Islam, Free Markets, and Democracy: What Most Americans Don't Understand About Islam
Following the crumpling of the World Trade Towers, the creation of the gaping hole in the Pentagon, and the digging football-field sized crater in a Pennsylvania field on September 11, 2001, thousands of Americans ran to their history books to discover Islam for the first time. The problem was that they skipped over the period most important to understanding Islam--the last 100 or so years.
I attended a speech by author Guy Sorman (pronounced "Gee sor-MON") at BYU today. It was one of the most important presentations I have ever attended. As I told him at the end of the hour, "It is so refreshing to get a non-American perspective of Islamic history," to which he replied, "Yes, Americans don't have a very good understanding of these things."
Here are some of the things that I learned.
- Because Islam was founded by businessman and his businesswoman wife, it is intended to celebrate wealth and success. West richer than Islam because we developed abstract economic mechanism such as titles and shares. In Islam companies almost exclusively family based. Only in the19th century did the Muslim world begin notice economic gap with west; the transformation to keep pace with the West started in Turkey and Egypt.
- The Arab Spring is seen by people all over the Middle East as a gigantic source of hope. Western governments "played with the devil" by supporting dictators that the people hated. Egypt is not making much improvement yet not because the Muslim Brotherhood has come to power, but rather because the military is still in control of so much of society and the economy. However, the people now feel free to talk. The Muslim Brotherhood has gradually evolved to having a very free-market style agenda and is well respected.
- Many in the Middle East still yearn for their own version of the American Dream, and thus they can't figure out why America has supported dictators that kept their dreams from them. True to form, unfortunately, Bashar al Assad was considered as a positive reformer by the Barack Obama administration until just about a year ago.
- The Muslim Brotherhood (MB) is both a political party and a charitable organization that is well respected in various Middle Eastern countries. The MB is nothing like the Taliban or al Qaeda, which derive their power from oppressing the people. The MB is powerful because it provides services that the people want.
- Ironically, complaints of blasphemy regarding the recently produced video that was very critical of Islam were primarily made by people from emerging democracies that are or had been saddled with American-supported dictators, where there had BEEN NO free speech for decades. In predominantly Muslim countries that enjoy freedom, the offensive video was all but ignored.
- In recent years, Sorman has studied Islam and visited every Muslim country. Much more diverse than even he could imagine before he went. Arabs comprise only 20% of all Muslims.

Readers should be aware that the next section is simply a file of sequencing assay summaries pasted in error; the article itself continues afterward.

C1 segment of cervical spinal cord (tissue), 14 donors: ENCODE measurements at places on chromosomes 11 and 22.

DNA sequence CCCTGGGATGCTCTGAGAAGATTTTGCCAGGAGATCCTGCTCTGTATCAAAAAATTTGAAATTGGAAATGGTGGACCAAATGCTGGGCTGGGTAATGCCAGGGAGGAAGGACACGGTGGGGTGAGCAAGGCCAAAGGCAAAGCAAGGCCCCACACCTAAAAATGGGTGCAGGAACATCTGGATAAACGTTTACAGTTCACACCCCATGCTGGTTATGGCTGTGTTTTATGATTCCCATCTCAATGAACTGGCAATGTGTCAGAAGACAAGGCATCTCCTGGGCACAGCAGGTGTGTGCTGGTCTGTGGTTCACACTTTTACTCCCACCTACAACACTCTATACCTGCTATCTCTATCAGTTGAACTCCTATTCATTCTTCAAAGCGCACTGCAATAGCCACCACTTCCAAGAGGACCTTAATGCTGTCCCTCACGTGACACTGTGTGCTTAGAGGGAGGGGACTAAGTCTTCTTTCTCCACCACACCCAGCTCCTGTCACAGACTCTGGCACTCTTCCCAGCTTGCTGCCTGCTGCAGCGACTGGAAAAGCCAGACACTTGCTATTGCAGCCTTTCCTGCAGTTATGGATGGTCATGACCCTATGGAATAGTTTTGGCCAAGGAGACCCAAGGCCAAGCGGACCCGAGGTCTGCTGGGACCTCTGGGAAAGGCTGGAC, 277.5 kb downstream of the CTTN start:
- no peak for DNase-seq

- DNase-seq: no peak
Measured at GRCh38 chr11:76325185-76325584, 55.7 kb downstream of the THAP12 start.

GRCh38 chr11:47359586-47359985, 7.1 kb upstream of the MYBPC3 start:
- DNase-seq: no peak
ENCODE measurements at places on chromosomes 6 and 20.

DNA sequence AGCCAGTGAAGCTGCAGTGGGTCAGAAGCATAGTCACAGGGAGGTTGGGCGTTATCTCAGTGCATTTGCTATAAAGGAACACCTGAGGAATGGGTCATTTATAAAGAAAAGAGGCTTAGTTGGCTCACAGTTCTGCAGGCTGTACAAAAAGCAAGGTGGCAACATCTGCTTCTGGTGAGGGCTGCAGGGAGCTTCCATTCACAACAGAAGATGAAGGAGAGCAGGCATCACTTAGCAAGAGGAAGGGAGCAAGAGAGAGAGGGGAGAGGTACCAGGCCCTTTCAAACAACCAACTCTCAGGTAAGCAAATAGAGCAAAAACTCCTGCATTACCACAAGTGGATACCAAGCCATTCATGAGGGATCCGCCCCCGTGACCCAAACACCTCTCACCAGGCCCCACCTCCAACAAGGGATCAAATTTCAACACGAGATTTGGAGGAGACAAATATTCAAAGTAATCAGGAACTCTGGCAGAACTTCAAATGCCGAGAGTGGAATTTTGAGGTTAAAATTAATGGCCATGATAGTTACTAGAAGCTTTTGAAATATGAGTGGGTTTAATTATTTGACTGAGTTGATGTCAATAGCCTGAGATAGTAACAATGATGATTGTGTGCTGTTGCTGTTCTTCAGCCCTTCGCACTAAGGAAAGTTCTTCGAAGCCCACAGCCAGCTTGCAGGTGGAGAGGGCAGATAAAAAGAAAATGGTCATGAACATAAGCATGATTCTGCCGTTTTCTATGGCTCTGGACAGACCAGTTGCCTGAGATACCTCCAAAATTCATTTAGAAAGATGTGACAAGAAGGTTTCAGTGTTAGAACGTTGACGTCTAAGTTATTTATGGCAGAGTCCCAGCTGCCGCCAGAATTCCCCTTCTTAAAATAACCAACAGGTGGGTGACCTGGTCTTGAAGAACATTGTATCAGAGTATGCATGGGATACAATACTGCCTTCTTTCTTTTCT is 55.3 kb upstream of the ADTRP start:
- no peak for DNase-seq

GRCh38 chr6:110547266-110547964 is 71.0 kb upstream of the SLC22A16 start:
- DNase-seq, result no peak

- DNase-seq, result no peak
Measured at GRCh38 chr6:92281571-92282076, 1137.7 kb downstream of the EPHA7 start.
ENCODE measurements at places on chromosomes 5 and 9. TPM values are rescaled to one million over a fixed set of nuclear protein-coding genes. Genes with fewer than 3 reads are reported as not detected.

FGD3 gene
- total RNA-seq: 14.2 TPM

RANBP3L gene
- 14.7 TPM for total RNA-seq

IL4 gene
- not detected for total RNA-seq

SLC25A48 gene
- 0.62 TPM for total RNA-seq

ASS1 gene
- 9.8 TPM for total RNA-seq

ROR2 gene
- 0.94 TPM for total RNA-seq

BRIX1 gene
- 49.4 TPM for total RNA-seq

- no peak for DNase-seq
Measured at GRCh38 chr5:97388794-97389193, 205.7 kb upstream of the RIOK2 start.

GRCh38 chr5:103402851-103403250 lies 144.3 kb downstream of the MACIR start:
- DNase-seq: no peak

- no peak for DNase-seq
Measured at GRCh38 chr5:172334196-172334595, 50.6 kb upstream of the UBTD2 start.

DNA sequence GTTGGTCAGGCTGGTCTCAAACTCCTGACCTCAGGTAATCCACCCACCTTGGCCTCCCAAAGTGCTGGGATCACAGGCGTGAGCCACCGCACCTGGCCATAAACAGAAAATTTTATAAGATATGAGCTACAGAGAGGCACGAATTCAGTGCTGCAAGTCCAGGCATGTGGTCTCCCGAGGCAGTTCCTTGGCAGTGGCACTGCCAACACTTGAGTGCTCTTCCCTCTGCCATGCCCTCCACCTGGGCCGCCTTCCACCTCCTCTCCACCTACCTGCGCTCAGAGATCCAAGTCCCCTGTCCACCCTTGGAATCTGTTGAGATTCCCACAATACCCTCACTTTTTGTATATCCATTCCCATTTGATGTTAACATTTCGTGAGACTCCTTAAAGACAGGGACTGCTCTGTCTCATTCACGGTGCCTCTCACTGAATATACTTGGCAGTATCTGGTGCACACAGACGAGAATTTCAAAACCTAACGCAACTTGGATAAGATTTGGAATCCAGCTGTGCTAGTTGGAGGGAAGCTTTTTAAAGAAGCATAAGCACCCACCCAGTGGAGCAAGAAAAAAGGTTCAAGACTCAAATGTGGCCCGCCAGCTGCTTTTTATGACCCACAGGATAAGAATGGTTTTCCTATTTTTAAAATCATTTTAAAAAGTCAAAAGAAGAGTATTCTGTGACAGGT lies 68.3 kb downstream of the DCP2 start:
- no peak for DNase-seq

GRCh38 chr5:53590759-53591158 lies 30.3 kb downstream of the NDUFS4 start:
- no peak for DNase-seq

- The Koran has many contradictions because it was revealed to Muhammad during different periods, each having their own pressures and social conflicts. For example, the word "jihad" is mentioned twice in Koran, each time having a completely different meaning than the other. Both means of jihad (essentially "fighting in war" and "struggle with self") are valid.
- Islam is so diverse because their is no religious hierarchy except in a few places like Iran. Sufi Muslims like to sing and drink. Some worship saints, but this is banned by Saudi Arabia. Every Muslim is supposed to have a direct relationship with god.
- Charging of interest is not only prohibited by Islam but was also by early Christians. A more trusted way of lending money, in use today, ensures that the lender gets a share of the profits in lieu of interest.
- A study of the Koran will not reveal a good explanation of why a few Muslims are violent. Instead, we must look to the 20th century for an understanding of Muslim problems, which are based primarily on violence associated with Western colonization of Middle Eastern countries/areas.
- Islam traditionally taught that men and women are equal and should have equal access to employment, education, etc. Islam did not initially require that women wear veils. Up until the 1960's Middle Eastern societies were very free, but then came decolonialization, or extricating the Arab and Persian world from something they should never have been mired in in the first place. Ironically, the freedom associated with capitalism and democracy was rejected in the Middle East precisely because of negative reaction to Middle Eastern relation to colonialism. Colonization is why overall Muslims are perhaps the poorest group of people on earth. At the forefront of decolonialization were the various militaries of the countries that gained their independence, which is why in so many of these countries the military still dominates today. In many Muslim countries (primarily those in the East that were either not or only minimally colonized) societies are moving much more quickly toward democracy and free enterprise.
- The things we perceive as problems with Islam are actually based on culture instead of the Muslim religion. The biggest of these is that Eastern cultures are more likely to see rights as community based instead of being guaranteed to the individual.